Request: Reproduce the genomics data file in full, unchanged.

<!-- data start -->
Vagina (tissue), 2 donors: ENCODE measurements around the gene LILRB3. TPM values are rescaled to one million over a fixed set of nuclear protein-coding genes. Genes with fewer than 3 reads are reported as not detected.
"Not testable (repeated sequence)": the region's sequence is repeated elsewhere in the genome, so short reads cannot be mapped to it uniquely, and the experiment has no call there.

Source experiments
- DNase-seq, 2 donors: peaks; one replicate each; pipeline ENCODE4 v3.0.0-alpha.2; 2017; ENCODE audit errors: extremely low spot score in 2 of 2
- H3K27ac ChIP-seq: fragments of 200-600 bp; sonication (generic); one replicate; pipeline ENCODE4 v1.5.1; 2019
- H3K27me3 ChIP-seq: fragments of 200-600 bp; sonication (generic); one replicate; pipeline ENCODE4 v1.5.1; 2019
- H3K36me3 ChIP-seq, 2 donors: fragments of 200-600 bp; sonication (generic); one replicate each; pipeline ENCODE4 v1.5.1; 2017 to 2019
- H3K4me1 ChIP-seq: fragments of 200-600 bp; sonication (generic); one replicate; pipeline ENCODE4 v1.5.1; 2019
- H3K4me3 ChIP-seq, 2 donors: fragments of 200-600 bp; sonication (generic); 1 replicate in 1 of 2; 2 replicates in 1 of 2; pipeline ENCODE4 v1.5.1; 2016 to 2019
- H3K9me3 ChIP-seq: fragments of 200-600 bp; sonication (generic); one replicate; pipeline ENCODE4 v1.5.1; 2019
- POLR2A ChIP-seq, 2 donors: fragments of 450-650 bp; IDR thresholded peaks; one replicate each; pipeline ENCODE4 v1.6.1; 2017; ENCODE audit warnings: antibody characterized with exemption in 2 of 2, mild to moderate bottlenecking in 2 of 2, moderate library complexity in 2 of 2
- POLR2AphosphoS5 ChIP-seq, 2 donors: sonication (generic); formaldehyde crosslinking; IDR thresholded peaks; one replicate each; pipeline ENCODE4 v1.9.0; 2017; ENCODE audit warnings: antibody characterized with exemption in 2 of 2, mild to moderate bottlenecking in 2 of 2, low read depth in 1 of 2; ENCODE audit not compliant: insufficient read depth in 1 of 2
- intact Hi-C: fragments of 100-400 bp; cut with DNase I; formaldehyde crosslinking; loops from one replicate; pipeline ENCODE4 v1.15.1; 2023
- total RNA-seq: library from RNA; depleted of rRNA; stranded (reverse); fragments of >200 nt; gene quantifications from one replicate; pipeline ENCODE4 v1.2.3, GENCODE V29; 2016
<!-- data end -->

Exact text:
Vagina (tissue), 2 donors: ENCODE measurements around the gene LILRB3. TPM values are rescaled to one million over a fixed set of nuclear protein-coding genes. Genes with fewer than 3 reads are reported as not detected.
"Not testable (repeated sequence)": the region's sequence is repeated elsewhere in the genome, so short reads cannot be mapped to it uniquely, and the experiment has no call there.

Source experiments
- DNase-seq, 2 donors: peaks; one replicate each; pipeline ENCODE4 v3.0.0-alpha.2; 2017; ENCODE audit errors: extremely low spot score in 2 of 2
- H3K27ac ChIP-seq: fragments of 200-600 bp; sonication (generic); one replicate; pipeline ENCODE4 v1.5.1; 2019
- H3K27me3 ChIP-seq: fragments of 200-600 bp; sonication (generic); one replicate; pipeline ENCODE4 v1.5.1; 2019
- H3K36me3 ChIP-seq, 2 donors: fragments of 200-600 bp; sonication (generic); one replicate each; pipeline ENCODE4 v1.5.1; 2017 to 2019
- H3K4me1 ChIP-seq: fragments of 200-600 bp; sonication (generic); one replicate; pipeline ENCODE4 v1.5.1; 2019
- H3K4me3 ChIP-seq, 2 donors: fragments of 200-600 bp; sonication (generic); 1 replicate in 1 of 2; 2 replicates in 1 of 2; pipeline ENCODE4 v1.5.1; 2016 to 2019
- H3K9me3 ChIP-seq: fragments of 200-600 bp; sonication (generic); one replicate; pipeline ENCODE4 v1.5.1; 2019
- POLR2A ChIP-seq, 2 donors: fragments of 450-650 bp; IDR thresholded peaks; one replicate each; pipeline ENCODE4 v1.6.1; 2017; ENCODE audit warnings: antibody characterized with exemption in 2 of 2, mild to moderate bottlenecking in 2 of 2, moderate library complexity in 2 of 2
- POLR2AphosphoS5 ChIP-seq, 2 donors: sonication (generic); formaldehyde crosslinking; IDR thresholded peaks; one replicate each; pipeline ENCODE4 v1.9.0; 2017; ENCODE audit warnings: antibody characterized with exemption in 2 of 2, mild to moderate bottlenecking in 2 of 2, low read depth in 1 of 2; ENCODE audit not compliant: insufficient read depth in 1 of 2
- intact Hi-C: fragments of 100-400 bp; cut with DNase I; formaldehyde crosslinking; loops from one replicate; pipeline ENCODE4 v1.15.1; 2023
- total RNA-seq: library from RNA; depleted of rRNA; stranded (reverse); fragments of >200 nt; gene quantifications from one replicate; pipeline ENCODE4 v1.2.3, GENCODE V29; 2016